Bobby Shaw, Money Mike and A Pimp Named Slickback, Katt Williams is the ultimate character. He’s made us laugh onscreen and onstage during his three straight years of touring. His latest outing has a title to mirror his debut rap album, It’s Pimpin’, Pimpin’. Yes, a rap album. We’ve heard him talk about it for years, and quite frankly, some people thought he was joking. But nah, the homie from Ohio was dead serious. Cam’ron even inducted him into the Dipset.
While Katt’s LP is coming out on his own label, he still sports the Dip chain and insists he and Killa are doing business ventures outside of music. So does Katt have as many powerful punch lines as a rapper as he does as a standup king? He says he has swagger and lyrics.
“They should look for all of those things,” he promised. “And please feel free to tell me if they find it. I was in a wonderful position when recording, just ’cause I didn’t have anything that I had to live up to. I didn’t already have a preconceived thing that I had to go for or a way that I had to present myself. You know most artists have to be in a very narrow field coming in. And I was able to do whatever that I wanted to do. I did a Prince cover, I did a heavy-metal song, I did rap … I had fun. At a certain point, all music can’t be about everybody getting shot. There’d have to be something else. So, you know, we brought a little of the something else.”
Joints to check: “Mind Right” (featuring Snoop Dogg and Lil Wayne). “For me, I’m a little more invested in it than him,” Williams said of his close relationship with Snoop. “I bought his first album, and then I bought every album after that. It’s not a Snoop verse that I haven’t heard. So before I even met him, I was already quoting everything he had ever said. So for me to be able to go from that point and then meet Snoop and then find out this dude, not only is he one of the great rappers, like, he’s funny too. Anytime real people get together, generally real things happen, and that’s exactly how it was with Snoop.”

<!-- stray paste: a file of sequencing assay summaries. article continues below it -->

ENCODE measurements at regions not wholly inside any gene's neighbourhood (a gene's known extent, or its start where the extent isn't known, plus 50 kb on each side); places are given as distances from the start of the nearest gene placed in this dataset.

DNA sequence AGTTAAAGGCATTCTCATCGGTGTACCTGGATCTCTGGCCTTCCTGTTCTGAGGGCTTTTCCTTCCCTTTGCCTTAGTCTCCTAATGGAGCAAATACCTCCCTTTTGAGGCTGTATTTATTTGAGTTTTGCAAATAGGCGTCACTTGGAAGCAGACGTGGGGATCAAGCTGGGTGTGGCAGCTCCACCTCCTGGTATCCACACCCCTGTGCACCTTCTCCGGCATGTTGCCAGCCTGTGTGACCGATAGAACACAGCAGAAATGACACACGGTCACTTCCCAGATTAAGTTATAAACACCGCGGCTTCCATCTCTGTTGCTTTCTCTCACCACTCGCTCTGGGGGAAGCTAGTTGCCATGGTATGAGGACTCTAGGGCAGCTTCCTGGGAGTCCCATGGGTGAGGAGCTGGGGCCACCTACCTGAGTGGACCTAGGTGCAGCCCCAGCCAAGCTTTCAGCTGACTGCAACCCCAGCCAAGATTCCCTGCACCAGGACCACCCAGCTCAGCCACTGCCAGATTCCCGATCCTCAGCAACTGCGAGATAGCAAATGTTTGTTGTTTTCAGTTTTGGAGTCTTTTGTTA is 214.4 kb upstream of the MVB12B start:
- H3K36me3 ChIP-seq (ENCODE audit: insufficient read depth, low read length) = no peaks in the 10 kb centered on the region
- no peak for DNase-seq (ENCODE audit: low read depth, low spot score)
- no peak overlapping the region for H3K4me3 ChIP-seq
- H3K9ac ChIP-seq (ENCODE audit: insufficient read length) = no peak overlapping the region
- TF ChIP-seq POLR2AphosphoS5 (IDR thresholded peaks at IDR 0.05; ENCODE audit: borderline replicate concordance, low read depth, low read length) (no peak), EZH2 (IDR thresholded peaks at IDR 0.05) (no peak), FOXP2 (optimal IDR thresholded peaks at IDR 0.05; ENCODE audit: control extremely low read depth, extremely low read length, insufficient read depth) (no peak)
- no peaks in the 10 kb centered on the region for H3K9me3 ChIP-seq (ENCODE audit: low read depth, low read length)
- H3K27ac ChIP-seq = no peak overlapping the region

“That’s What Girls Are Made For” (featuring E-40 and MC Lyte). “40 is so cool that it’s not even like an act; it’s not a put-on,” Williams said about E-40’s larger-than-life demeanor. “Like, this dude, this dude is the coolest dude ever.Ã‚Â He told me I could rap. All I had to do was just be me, and the rest of it would work out. So to be able to then come back and work with him was amazing. Nothing feels like the Bay Area, I don’t care where you go.”